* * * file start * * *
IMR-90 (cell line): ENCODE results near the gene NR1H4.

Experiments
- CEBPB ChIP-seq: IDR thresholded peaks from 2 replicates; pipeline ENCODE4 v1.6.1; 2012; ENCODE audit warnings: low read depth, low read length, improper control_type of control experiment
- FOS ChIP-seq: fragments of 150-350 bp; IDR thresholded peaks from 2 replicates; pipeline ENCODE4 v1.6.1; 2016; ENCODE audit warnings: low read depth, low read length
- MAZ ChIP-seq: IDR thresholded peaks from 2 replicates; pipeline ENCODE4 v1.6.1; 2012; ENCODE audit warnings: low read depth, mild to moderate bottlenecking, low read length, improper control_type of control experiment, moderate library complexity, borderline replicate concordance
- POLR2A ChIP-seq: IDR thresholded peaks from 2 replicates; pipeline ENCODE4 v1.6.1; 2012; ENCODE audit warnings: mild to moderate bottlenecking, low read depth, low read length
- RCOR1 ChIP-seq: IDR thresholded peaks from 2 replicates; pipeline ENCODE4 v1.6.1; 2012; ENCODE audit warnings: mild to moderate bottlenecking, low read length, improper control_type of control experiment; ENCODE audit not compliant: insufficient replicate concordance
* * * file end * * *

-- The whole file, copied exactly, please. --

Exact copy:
IMR-90 (cell line): ENCODE results near the gene NR1H4.

Experiments
- CEBPB ChIP-seq: IDR thresholded peaks from 2 replicates; pipeline ENCODE4 v1.6.1; 2012; ENCODE audit warnings: low read depth, low read length, improper control_type of control experiment
- FOS ChIP-seq: fragments of 150-350 bp; IDR thresholded peaks from 2 replicates; pipeline ENCODE4 v1.6.1; 2016; ENCODE audit warnings: low read depth, low read length
- MAZ ChIP-seq: IDR thresholded peaks from 2 replicates; pipeline ENCODE4 v1.6.1; 2012; ENCODE audit warnings: low read depth, mild to moderate bottlenecking, low read length, improper control_type of control experiment, moderate library complexity, borderline replicate concordance
- POLR2A ChIP-seq: IDR thresholded peaks from 2 replicates; pipeline ENCODE4 v1.6.1; 2012; ENCODE audit warnings: mild to moderate bottlenecking, low read depth, low read length
- RCOR1 ChIP-seq: IDR thresholded peaks from 2 replicates; pipeline ENCODE4 v1.6.1; 2012; ENCODE audit warnings: mild to moderate bottlenecking, low read length, improper control_type of control experiment; ENCODE audit not compliant: insufficient replicate concordance